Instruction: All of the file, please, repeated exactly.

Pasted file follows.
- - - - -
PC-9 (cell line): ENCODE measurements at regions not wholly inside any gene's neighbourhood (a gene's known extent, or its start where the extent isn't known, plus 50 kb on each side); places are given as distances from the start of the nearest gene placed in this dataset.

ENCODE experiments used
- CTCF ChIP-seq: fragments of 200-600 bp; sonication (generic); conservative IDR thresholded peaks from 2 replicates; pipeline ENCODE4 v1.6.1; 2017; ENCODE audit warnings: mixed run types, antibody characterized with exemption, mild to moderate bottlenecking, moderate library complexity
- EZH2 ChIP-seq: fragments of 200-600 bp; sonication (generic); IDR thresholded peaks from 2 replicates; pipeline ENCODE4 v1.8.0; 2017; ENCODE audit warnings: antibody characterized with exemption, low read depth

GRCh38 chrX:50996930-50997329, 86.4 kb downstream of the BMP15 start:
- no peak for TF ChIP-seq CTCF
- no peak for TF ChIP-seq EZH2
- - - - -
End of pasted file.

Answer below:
PC-9 (cell line): ENCODE measurements at regions not wholly inside any gene's neighbourhood (a gene's known extent, or its start where the extent isn't known, plus 50 kb on each side); places are given as distances from the start of the nearest gene placed in this dataset.

ENCODE experiments used
- CTCF ChIP-seq: fragments of 200-600 bp; sonication (generic); conservative IDR thresholded peaks from 2 replicates; pipeline ENCODE4 v1.6.1; 2017; ENCODE audit warnings: mixed run types, antibody characterized with exemption, mild to moderate bottlenecking, moderate library complexity
- EZH2 ChIP-seq: fragments of 200-600 bp; sonication (generic); IDR thresholded peaks from 2 replicates; pipeline ENCODE4 v1.8.0; 2017; ENCODE audit warnings: antibody characterized with exemption, low read depth

GRCh38 chrX:50996930-50997329, 86.4 kb downstream of the BMP15 start:
- no peak for TF ChIP-seq CTCF
- no peak for TF ChIP-seq EZH2